The student news site of Mill Valley High School

Mill Valley News

The student news site of Mill Valley High School

Mill Valley News

The student news site of Mill Valley High School

Mill Valley News

By Jules Shumaker

Students in the Jaguar Leadership Corps play a critical role in the school and community

From theme nights to community service, JLC embodies school spirit

Push-up-boards, hot dog races and the crowning of the most spirited Jag have earned the school its position as one of the most spirited high schools in the state, according to the Student Section Report. Spirit is a critical part of the school’s culture. With student government, athletics and clubs giving students the opportunity to get involved, there are plenty of ways to show spirit. However, one group stands out from the rest not only in their contributions to student sections, but also to pride in the Mill Valley community. The Jaguar Leadership Corps (JLC) is a class dedicated to increasing spirit in the community.

Committed to community

By Jules Shumaker

Many of the school’s traditions, fundraisers and events are orchestrated by the students in JLC. Various committees devoted to media, spirit and community service ensure that every activity is supported by the school.

Junior Aiden Lehr is present at almost every game throughout the year and organizes many of the halftime events, including the crowning of the most spirited student.

“I’m in the spirit committee, so we plan events like the hot dog races and halftime performances,” Lehr said. “We bring the spirit stick to every single game like a basketball game and I give it to somebody who was the most spirited that day. Really, we just try to embrace all the spirit that Mill Valley already has.”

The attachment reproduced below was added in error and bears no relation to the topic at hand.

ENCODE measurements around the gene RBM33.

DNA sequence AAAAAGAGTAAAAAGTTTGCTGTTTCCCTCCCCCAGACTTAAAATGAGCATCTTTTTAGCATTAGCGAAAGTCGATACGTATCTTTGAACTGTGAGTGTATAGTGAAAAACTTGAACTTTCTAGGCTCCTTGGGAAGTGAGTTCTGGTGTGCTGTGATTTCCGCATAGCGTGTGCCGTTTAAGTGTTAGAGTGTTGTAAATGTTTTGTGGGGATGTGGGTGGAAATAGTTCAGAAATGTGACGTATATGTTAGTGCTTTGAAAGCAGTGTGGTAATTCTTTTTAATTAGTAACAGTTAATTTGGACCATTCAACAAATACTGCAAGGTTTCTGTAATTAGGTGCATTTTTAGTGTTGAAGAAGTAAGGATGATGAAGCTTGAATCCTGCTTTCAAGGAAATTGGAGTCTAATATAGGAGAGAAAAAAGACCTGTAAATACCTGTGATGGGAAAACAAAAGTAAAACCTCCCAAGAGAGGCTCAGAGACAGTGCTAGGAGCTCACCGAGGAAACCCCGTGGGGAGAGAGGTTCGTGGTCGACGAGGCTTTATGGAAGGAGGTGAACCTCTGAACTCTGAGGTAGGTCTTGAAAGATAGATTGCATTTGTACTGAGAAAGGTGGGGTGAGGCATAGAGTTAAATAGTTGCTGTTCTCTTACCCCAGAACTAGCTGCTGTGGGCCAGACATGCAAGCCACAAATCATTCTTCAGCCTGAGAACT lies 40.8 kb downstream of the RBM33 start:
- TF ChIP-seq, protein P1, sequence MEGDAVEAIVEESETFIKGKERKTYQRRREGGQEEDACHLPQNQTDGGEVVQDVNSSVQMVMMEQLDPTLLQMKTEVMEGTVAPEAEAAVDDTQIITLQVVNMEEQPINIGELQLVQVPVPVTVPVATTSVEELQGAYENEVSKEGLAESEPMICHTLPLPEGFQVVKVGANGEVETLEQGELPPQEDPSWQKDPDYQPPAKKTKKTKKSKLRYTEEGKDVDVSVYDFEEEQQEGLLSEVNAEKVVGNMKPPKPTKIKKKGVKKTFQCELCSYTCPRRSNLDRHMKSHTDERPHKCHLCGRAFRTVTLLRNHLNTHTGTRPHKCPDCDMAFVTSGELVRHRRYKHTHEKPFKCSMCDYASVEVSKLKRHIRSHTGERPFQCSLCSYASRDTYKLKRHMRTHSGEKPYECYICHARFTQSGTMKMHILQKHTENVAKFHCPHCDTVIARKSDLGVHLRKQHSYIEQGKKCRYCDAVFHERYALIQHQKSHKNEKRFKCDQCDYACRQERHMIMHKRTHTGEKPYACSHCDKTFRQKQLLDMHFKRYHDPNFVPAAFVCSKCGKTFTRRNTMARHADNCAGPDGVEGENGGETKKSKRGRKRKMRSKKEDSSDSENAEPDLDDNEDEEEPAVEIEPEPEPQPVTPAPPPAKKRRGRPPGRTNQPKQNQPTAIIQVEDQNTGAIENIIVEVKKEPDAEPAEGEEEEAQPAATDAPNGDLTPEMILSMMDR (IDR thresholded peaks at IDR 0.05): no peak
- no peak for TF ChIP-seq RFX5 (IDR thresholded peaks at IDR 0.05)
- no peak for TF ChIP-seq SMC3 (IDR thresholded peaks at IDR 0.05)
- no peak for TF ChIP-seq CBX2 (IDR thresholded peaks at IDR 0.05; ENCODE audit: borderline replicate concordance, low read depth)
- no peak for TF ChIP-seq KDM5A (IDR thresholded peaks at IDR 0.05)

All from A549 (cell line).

One long standing tradition that JLC organizes are theme nights like blackout, USA, or country club at games. According to Lehr, these spirit nights help get people to games to support their team.

“With our audience, they like to dress up with their friends and they want to match,” Lehr said. “It brings more people there because they want to be a part of that. Sometimes the game is not what it’s all about. The spirit days get people more excited about what’s about to come.”

JLC’s activities contribute significantly to making the school a supportive community, according to senior Claire Moberly.

“[JLC]  just makes everything more fun,” Moberly said. “It makes the kids that are doing the sports feel cared for and it makes going to games more fun for everyone.”

Additionally, JLC is involved in Chick-fil-A’s leadership program. The program includes tasks that help improve JLC’s community impact, according to JLC teacher Erin Hayes. 

“Starting this year, we partnered with Chick-fil-A and we’re now part of Chick-fil-A Leadership Academy which probably not very many people know about,” Hayes said. “We do monthly lessons and then we’ve had different tasks every month for the Chick-fil-A Leadership Academy, and it’s culminating with our impact project.”

[JLC students] do a lot that people see but they also do a lot of stuff that people don’t see

— Lauren Stringer

While it’s well known that JLC organizes spirit nights, they do more behind the scenes than most people know, according to Moberly.

“Most people don’t know that we do any community service at all,” Moberly said. “We go to elementary schools and we help those kids out and our pickleball tournament is helping our Student Care Fund.”

The pickleball tournament is advertised to students as a chance to win various gift cards during the competition. According to JLC teacher Lauren Stringer, the tournament is much more than that.